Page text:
What Is Gout?
Gout is a type of arthritis caused by a buildup of crystals of uric acid in the joints. The body produces uric acid after it breaks down “purines” that are a component of a lot of types of food, especially meats.
Symptoms of gout include pain in the affected joints that comes on suddenly followed by swelling, warmth, tenderness and a red coloring of the joint. Many people experience it the joint at the base of the big toe. But some other people have it in their ankles, wrists, knees, elbows or fingers. For some, even the slightest touch of a sheet can cause pain.
Generally, these painful attacks subside anywhere from a few hours to a few days even with medication. In rare cases, they can last for weeks. These sorts of bouts can occur over a number of years. Some people also get a low-grade fever, but a higher fever may be a symptom of an infection and in this case, you should seek medical attention.
Over 8.3 million Americans (4%) suffer from gout. It is more common in men than in women and more common in African-American men than white men. The older you get, the more likely you are to suffer from it (up to around age 75).
What Causes Gout?
Gout occurs when the body doesn’t manage to handle the uric acid properly and instead crystalizes it in the joints. This can cause not only gout, but also painful arthritis and kidney stones. The uric acid crystals can also block the kidney filtering tubules and lead to kidney failure.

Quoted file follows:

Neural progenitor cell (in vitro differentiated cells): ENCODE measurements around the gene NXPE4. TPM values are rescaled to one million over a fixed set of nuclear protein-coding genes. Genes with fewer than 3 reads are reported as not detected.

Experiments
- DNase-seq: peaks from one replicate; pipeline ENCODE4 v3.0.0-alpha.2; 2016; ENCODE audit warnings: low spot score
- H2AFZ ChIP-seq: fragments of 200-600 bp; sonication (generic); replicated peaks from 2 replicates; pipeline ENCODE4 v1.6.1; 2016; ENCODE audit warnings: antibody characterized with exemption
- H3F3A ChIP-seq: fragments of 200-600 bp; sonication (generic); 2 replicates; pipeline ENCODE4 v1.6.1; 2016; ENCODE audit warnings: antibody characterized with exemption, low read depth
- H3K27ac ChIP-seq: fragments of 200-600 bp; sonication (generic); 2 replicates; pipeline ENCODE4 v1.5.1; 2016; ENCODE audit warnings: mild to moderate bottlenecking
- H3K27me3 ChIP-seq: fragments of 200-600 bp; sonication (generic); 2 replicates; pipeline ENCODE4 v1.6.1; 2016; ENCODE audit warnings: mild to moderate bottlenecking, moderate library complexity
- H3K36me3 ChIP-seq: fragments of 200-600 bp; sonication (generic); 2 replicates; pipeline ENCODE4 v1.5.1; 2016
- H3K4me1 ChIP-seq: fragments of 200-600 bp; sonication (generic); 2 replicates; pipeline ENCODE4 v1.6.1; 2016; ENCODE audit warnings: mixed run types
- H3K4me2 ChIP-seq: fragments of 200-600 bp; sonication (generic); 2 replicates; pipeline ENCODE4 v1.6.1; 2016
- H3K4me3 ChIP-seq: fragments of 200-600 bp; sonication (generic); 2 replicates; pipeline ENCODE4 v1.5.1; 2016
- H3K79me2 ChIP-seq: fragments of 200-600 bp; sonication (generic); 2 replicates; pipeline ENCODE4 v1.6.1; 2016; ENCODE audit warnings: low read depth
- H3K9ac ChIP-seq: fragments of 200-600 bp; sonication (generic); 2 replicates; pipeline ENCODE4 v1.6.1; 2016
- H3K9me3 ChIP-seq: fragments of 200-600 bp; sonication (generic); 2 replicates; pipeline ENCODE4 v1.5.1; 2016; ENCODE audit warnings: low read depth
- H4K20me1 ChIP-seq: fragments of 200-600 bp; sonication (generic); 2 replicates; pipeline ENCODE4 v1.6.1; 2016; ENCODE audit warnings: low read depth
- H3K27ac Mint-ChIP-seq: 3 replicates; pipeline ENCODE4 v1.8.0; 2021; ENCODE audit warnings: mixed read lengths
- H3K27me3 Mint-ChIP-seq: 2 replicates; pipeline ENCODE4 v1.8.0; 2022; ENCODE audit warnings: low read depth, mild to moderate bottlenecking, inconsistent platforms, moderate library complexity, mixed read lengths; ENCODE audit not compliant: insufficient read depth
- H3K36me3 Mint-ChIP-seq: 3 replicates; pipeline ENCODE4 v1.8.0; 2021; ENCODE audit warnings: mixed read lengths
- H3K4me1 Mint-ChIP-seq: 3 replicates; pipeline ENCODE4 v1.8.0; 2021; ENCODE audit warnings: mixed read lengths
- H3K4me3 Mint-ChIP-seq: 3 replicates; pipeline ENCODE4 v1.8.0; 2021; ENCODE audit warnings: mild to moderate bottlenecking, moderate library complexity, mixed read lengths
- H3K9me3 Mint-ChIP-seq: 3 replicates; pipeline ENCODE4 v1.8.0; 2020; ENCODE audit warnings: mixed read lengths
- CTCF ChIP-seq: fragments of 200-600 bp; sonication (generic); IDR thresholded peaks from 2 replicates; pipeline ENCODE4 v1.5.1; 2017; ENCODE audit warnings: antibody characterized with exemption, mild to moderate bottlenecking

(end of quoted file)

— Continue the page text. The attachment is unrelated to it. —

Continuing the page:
You are more likely to suffer from gout if you are obese, or if you gained a lot of weight – especially in your youth – if you drink alcohol, have high blood pressure or have abnormal kidney function. Some medications and diseases can also cause elevated levels of uric acid. More people with gout seem to suffer from abnormally low thyroid hormone levels (hypothyroidism).
The most reliable way to diagnose gout is to test for uric acid crystals in the joint fluid and blood.
Disclaimer: The statements made on this page have not been evaluated by the U.S. Food and Drug Administration (FDA). They are not intended to diagnose, cure or prevent any disease. If a condition persists, please contact your physician or healthcare provider. The information provided is not a substitute for a face-to-face consultation with a healthcare provider, and should not be construed as medical advice.